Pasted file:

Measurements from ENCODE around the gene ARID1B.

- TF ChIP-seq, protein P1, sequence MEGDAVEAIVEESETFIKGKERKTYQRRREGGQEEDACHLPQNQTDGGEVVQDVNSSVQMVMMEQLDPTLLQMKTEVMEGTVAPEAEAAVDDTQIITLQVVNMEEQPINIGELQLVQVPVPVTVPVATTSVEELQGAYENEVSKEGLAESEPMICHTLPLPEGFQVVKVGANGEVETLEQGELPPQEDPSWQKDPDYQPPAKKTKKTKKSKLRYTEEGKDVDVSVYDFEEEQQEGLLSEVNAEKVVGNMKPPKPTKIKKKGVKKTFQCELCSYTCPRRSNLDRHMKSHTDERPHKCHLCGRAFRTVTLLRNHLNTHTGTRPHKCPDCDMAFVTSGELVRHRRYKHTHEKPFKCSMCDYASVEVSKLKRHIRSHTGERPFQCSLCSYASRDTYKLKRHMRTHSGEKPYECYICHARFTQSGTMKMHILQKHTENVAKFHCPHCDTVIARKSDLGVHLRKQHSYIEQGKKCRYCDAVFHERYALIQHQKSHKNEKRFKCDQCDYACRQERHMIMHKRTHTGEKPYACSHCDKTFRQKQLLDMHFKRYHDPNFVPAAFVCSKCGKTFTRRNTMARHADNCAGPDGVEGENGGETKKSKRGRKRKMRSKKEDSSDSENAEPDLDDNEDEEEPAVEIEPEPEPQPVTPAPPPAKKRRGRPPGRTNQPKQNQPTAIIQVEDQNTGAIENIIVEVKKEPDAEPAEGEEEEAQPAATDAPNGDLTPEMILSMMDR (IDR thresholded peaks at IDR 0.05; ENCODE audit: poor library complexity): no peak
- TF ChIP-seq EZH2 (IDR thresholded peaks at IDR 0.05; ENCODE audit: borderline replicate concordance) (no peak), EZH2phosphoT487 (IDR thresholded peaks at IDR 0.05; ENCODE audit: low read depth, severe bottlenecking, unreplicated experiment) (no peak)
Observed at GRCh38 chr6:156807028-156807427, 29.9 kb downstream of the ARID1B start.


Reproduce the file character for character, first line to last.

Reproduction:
Measurements from ENCODE around the gene ARID1B.

- TF ChIP-seq, protein P1, sequence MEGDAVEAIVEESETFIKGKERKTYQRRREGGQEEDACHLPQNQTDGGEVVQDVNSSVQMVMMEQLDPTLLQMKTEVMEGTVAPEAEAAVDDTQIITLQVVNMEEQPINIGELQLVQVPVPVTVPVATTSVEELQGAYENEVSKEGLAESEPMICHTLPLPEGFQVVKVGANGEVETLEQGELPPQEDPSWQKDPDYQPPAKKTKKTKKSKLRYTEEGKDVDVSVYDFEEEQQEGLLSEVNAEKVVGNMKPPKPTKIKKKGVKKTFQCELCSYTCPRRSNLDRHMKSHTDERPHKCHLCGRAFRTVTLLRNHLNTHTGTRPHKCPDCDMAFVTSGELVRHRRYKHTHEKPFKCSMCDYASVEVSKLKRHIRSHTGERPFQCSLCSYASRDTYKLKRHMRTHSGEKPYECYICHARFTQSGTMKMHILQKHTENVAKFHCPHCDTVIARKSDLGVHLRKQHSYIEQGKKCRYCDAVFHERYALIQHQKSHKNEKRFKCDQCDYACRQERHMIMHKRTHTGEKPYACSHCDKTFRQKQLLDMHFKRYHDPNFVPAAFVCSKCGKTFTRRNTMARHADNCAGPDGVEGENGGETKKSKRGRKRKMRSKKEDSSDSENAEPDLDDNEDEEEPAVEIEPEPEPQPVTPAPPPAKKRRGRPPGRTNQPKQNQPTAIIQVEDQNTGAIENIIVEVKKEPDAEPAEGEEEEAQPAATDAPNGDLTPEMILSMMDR (IDR thresholded peaks at IDR 0.05; ENCODE audit: poor library complexity): no peak
- TF ChIP-seq EZH2 (IDR thresholded peaks at IDR 0.05; ENCODE audit: borderline replicate concordance) (no peak), EZH2phosphoT487 (IDR thresholded peaks at IDR 0.05; ENCODE audit: low read depth, severe bottlenecking, unreplicated experiment) (no peak)
Observed at GRCh38 chr6:156807028-156807427, 29.9 kb downstream of the ARID1B start.